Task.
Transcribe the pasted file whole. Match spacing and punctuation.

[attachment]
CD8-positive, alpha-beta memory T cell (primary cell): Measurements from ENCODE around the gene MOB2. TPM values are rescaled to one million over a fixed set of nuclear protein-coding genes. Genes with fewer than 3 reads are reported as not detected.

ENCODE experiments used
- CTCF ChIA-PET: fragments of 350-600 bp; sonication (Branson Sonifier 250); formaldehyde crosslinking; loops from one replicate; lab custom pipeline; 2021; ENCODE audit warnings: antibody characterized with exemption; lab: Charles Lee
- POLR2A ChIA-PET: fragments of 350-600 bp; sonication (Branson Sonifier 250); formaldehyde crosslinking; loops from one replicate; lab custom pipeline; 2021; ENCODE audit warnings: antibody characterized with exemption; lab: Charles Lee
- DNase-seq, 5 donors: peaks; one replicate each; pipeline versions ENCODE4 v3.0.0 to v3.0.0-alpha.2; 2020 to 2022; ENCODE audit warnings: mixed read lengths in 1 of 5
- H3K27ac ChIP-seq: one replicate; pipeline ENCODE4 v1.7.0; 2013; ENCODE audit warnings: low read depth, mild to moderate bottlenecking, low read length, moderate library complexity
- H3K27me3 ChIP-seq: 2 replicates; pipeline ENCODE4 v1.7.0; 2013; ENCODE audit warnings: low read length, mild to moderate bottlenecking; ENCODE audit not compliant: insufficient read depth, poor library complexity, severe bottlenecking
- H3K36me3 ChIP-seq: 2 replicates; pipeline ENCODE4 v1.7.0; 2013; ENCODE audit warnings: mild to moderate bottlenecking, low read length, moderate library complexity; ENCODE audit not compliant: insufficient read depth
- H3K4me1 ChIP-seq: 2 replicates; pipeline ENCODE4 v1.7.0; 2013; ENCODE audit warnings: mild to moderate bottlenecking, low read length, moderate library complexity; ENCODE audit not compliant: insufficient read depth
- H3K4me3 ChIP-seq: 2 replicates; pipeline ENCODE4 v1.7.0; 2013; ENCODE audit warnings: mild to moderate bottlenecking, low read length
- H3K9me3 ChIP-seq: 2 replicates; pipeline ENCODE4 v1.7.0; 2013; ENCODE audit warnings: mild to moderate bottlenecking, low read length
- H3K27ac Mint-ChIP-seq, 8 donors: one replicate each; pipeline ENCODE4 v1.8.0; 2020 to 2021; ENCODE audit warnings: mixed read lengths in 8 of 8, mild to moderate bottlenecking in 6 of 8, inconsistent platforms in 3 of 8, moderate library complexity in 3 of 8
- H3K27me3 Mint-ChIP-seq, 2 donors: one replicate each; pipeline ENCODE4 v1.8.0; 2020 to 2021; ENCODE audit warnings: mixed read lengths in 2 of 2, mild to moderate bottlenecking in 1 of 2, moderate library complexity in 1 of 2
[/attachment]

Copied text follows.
CD8-positive, alpha-beta memory T cell (primary cell): Measurements from ENCODE around the gene MOB2. TPM values are rescaled to one million over a fixed set of nuclear protein-coding genes. Genes with fewer than 3 reads are reported as not detected.

ENCODE experiments used
- CTCF ChIA-PET: fragments of 350-600 bp; sonication (Branson Sonifier 250); formaldehyde crosslinking; loops from one replicate; lab custom pipeline; 2021; ENCODE audit warnings: antibody characterized with exemption; lab: Charles Lee
- POLR2A ChIA-PET: fragments of 350-600 bp; sonication (Branson Sonifier 250); formaldehyde crosslinking; loops from one replicate; lab custom pipeline; 2021; ENCODE audit warnings: antibody characterized with exemption; lab: Charles Lee
- DNase-seq, 5 donors: peaks; one replicate each; pipeline versions ENCODE4 v3.0.0 to v3.0.0-alpha.2; 2020 to 2022; ENCODE audit warnings: mixed read lengths in 1 of 5
- H3K27ac ChIP-seq: one replicate; pipeline ENCODE4 v1.7.0; 2013; ENCODE audit warnings: low read depth, mild to moderate bottlenecking, low read length, moderate library complexity
- H3K27me3 ChIP-seq: 2 replicates; pipeline ENCODE4 v1.7.0; 2013; ENCODE audit warnings: low read length, mild to moderate bottlenecking; ENCODE audit not compliant: insufficient read depth, poor library complexity, severe bottlenecking
- H3K36me3 ChIP-seq: 2 replicates; pipeline ENCODE4 v1.7.0; 2013; ENCODE audit warnings: mild to moderate bottlenecking, low read length, moderate library complexity; ENCODE audit not compliant: insufficient read depth
- H3K4me1 ChIP-seq: 2 replicates; pipeline ENCODE4 v1.7.0; 2013; ENCODE audit warnings: mild to moderate bottlenecking, low read length, moderate library complexity; ENCODE audit not compliant: insufficient read depth
- H3K4me3 ChIP-seq: 2 replicates; pipeline ENCODE4 v1.7.0; 2013; ENCODE audit warnings: mild to moderate bottlenecking, low read length
- H3K9me3 ChIP-seq: 2 replicates; pipeline ENCODE4 v1.7.0; 2013; ENCODE audit warnings: mild to moderate bottlenecking, low read length
- H3K27ac Mint-ChIP-seq, 8 donors: one replicate each; pipeline ENCODE4 v1.8.0; 2020 to 2021; ENCODE audit warnings: mixed read lengths in 8 of 8, mild to moderate bottlenecking in 6 of 8, inconsistent platforms in 3 of 8, moderate library complexity in 3 of 8
- H3K27me3 Mint-ChIP-seq, 2 donors: one replicate each; pipeline ENCODE4 v1.8.0; 2020 to 2021; ENCODE audit warnings: mixed read lengths in 2 of 2, mild to moderate bottlenecking in 1 of 2, moderate library complexity in 1 of 2